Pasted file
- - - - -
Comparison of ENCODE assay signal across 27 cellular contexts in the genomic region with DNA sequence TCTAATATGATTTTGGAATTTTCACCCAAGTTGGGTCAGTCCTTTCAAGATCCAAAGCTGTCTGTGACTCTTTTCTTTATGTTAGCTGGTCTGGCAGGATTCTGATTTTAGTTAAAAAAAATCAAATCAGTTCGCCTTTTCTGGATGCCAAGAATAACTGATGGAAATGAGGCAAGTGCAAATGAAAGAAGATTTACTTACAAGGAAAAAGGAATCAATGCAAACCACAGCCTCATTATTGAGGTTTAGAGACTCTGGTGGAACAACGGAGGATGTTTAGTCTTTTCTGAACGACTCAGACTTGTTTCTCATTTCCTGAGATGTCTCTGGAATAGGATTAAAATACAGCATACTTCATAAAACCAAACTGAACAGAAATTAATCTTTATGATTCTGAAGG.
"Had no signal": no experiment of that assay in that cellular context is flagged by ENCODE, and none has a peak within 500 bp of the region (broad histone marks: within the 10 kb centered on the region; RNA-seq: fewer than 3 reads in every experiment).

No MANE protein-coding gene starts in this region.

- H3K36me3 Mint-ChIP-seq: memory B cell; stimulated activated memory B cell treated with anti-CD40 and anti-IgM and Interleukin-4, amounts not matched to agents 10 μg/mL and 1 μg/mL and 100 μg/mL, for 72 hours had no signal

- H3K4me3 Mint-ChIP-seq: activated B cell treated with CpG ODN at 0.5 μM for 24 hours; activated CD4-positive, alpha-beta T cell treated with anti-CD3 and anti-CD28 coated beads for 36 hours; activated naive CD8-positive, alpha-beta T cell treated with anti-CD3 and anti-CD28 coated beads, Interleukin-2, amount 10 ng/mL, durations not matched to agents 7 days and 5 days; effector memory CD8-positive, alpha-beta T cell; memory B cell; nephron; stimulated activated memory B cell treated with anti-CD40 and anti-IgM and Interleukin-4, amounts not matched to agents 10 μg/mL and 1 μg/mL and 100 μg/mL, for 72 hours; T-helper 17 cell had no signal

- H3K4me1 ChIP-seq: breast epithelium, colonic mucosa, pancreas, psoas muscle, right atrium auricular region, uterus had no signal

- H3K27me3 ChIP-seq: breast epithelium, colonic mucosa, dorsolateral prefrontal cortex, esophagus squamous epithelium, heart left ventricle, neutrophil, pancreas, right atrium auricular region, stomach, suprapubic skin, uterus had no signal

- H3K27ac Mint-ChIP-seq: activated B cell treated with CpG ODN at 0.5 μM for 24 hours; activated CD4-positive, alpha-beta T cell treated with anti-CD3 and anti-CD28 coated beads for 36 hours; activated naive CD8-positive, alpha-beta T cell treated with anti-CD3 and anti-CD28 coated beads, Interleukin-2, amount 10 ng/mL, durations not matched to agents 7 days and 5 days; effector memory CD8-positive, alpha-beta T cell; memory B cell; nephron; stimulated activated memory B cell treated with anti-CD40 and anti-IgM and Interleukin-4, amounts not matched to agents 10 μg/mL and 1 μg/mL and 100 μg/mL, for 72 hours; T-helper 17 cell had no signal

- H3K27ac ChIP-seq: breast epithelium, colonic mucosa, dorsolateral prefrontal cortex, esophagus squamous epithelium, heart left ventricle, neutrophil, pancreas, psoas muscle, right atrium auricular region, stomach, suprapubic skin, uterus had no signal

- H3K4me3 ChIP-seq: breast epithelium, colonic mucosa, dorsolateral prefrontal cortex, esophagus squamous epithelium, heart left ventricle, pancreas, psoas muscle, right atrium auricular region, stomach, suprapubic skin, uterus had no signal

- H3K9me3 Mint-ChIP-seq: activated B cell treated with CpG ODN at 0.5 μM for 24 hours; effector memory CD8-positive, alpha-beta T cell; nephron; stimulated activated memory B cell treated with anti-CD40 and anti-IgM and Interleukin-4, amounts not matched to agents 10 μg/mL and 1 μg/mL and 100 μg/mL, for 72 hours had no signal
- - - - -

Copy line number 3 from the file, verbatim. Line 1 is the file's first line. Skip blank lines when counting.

No MANE protein-coding gene starts in this region.